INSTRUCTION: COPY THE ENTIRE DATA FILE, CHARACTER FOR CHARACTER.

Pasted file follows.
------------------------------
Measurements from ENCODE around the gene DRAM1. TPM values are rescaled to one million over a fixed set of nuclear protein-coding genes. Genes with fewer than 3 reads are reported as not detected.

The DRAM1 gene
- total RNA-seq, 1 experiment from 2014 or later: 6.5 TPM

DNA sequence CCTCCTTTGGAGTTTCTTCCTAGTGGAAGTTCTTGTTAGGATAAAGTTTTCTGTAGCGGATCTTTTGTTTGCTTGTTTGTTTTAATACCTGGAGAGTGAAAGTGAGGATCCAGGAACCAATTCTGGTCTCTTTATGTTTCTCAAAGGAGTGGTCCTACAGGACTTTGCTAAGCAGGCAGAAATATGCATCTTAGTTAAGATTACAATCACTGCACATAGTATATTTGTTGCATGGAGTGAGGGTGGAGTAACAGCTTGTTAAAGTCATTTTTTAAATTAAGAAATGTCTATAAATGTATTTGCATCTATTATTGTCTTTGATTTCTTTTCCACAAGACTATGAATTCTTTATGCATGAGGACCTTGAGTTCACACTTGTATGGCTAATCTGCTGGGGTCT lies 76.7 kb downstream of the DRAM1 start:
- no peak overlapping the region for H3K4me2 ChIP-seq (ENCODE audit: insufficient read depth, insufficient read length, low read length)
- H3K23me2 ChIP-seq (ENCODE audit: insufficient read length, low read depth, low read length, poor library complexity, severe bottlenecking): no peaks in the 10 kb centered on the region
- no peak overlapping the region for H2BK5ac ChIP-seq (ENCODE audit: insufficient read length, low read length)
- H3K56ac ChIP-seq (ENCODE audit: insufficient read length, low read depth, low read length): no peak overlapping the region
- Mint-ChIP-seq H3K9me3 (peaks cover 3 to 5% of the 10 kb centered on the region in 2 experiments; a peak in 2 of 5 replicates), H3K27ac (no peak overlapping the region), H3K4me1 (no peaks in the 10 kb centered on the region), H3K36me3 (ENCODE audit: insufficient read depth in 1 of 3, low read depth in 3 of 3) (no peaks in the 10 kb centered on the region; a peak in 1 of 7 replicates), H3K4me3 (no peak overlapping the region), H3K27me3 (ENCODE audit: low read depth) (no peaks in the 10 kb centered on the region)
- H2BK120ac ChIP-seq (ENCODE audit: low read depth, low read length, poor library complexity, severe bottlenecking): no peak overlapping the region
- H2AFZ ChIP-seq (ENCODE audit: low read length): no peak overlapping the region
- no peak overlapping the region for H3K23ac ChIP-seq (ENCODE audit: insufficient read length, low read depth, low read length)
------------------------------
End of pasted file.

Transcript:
Measurements from ENCODE around the gene DRAM1. TPM values are rescaled to one million over a fixed set of nuclear protein-coding genes. Genes with fewer than 3 reads are reported as not detected.

The DRAM1 gene
- total RNA-seq, 1 experiment from 2014 or later: 6.5 TPM

DNA sequence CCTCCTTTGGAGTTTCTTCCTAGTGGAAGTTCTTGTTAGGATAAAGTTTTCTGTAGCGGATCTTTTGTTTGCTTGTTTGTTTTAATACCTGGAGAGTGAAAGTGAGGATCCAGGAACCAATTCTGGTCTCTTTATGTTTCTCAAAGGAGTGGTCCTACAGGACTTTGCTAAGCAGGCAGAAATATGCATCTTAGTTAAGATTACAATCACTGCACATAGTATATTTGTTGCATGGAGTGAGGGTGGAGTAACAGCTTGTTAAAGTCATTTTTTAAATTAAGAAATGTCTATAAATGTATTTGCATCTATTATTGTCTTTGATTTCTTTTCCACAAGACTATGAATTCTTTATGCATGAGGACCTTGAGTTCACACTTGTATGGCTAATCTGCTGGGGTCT lies 76.7 kb downstream of the DRAM1 start:
- no peak overlapping the region for H3K4me2 ChIP-seq (ENCODE audit: insufficient read depth, insufficient read length, low read length)
- H3K23me2 ChIP-seq (ENCODE audit: insufficient read length, low read depth, low read length, poor library complexity, severe bottlenecking): no peaks in the 10 kb centered on the region
- no peak overlapping the region for H2BK5ac ChIP-seq (ENCODE audit: insufficient read length, low read length)
- H3K56ac ChIP-seq (ENCODE audit: insufficient read length, low read depth, low read length): no peak overlapping the region
- Mint-ChIP-seq H3K9me3 (peaks cover 3 to 5% of the 10 kb centered on the region in 2 experiments; a peak in 2 of 5 replicates), H3K27ac (no peak overlapping the region), H3K4me1 (no peaks in the 10 kb centered on the region), H3K36me3 (ENCODE audit: insufficient read depth in 1 of 3, low read depth in 3 of 3) (no peaks in the 10 kb centered on the region; a peak in 1 of 7 replicates), H3K4me3 (no peak overlapping the region), H3K27me3 (ENCODE audit: low read depth) (no peaks in the 10 kb centered on the region)
- H2BK120ac ChIP-seq (ENCODE audit: low read depth, low read length, poor library complexity, severe bottlenecking): no peak overlapping the region
- H2AFZ ChIP-seq (ENCODE audit: low read length): no peak overlapping the region
- no peak overlapping the region for H3K23ac ChIP-seq (ENCODE audit: insufficient read length, low read depth, low read length)